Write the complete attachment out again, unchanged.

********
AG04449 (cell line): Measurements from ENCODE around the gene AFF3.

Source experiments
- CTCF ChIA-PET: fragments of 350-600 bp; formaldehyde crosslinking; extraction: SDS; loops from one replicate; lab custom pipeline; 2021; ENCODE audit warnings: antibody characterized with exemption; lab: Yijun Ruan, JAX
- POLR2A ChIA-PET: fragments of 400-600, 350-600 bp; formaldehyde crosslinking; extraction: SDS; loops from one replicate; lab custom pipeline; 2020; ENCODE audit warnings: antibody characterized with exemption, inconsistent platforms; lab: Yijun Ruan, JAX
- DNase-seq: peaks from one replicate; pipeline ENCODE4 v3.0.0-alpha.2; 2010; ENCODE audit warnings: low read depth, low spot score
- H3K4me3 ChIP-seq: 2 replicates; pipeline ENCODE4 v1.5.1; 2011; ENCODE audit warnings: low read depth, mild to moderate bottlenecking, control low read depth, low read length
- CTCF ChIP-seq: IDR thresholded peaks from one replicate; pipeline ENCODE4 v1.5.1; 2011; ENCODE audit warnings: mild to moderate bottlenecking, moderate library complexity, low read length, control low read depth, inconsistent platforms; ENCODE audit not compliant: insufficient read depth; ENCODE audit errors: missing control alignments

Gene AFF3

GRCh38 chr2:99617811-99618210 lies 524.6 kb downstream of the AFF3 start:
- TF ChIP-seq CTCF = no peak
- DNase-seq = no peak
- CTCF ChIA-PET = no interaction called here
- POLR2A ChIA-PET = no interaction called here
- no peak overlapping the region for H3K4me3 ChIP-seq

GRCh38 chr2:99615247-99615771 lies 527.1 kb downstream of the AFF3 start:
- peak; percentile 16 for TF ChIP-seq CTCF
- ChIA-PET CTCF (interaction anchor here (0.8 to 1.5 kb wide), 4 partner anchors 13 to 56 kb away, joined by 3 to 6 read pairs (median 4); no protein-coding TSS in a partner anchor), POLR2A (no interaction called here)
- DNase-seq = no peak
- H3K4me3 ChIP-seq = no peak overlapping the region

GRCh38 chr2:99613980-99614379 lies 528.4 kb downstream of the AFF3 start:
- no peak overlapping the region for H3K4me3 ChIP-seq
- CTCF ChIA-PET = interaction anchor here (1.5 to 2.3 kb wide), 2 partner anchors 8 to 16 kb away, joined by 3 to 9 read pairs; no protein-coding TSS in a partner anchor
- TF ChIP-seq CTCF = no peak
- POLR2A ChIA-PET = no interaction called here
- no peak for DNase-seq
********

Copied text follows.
AG04449 (cell line): Measurements from ENCODE around the gene AFF3.

Source experiments
- CTCF ChIA-PET: fragments of 350-600 bp; formaldehyde crosslinking; extraction: SDS; loops from one replicate; lab custom pipeline; 2021; ENCODE audit warnings: antibody characterized with exemption; lab: Yijun Ruan, JAX
- POLR2A ChIA-PET: fragments of 400-600, 350-600 bp; formaldehyde crosslinking; extraction: SDS; loops from one replicate; lab custom pipeline; 2020; ENCODE audit warnings: antibody characterized with exemption, inconsistent platforms; lab: Yijun Ruan, JAX
- DNase-seq: peaks from one replicate; pipeline ENCODE4 v3.0.0-alpha.2; 2010; ENCODE audit warnings: low read depth, low spot score
- H3K4me3 ChIP-seq: 2 replicates; pipeline ENCODE4 v1.5.1; 2011; ENCODE audit warnings: low read depth, mild to moderate bottlenecking, control low read depth, low read length
- CTCF ChIP-seq: IDR thresholded peaks from one replicate; pipeline ENCODE4 v1.5.1; 2011; ENCODE audit warnings: mild to moderate bottlenecking, moderate library complexity, low read length, control low read depth, inconsistent platforms; ENCODE audit not compliant: insufficient read depth; ENCODE audit errors: missing control alignments

Gene AFF3

GRCh38 chr2:99617811-99618210 lies 524.6 kb downstream of the AFF3 start:
- TF ChIP-seq CTCF = no peak
- DNase-seq = no peak
- CTCF ChIA-PET = no interaction called here
- POLR2A ChIA-PET = no interaction called here
- no peak overlapping the region for H3K4me3 ChIP-seq

GRCh38 chr2:99615247-99615771 lies 527.1 kb downstream of the AFF3 start:
- peak; percentile 16 for TF ChIP-seq CTCF
- ChIA-PET CTCF (interaction anchor here (0.8 to 1.5 kb wide), 4 partner anchors 13 to 56 kb away, joined by 3 to 6 read pairs (median 4); no protein-coding TSS in a partner anchor), POLR2A (no interaction called here)
- DNase-seq = no peak
- H3K4me3 ChIP-seq = no peak overlapping the region

GRCh38 chr2:99613980-99614379 lies 528.4 kb downstream of the AFF3 start:
- no peak overlapping the region for H3K4me3 ChIP-seq
- CTCF ChIA-PET = interaction anchor here (1.5 to 2.3 kb wide), 2 partner anchors 8 to 16 kb away, joined by 3 to 9 read pairs; no protein-coding TSS in a partner anchor
- TF ChIP-seq CTCF = no peak
- POLR2A ChIA-PET = no interaction called here
- no peak for DNase-seq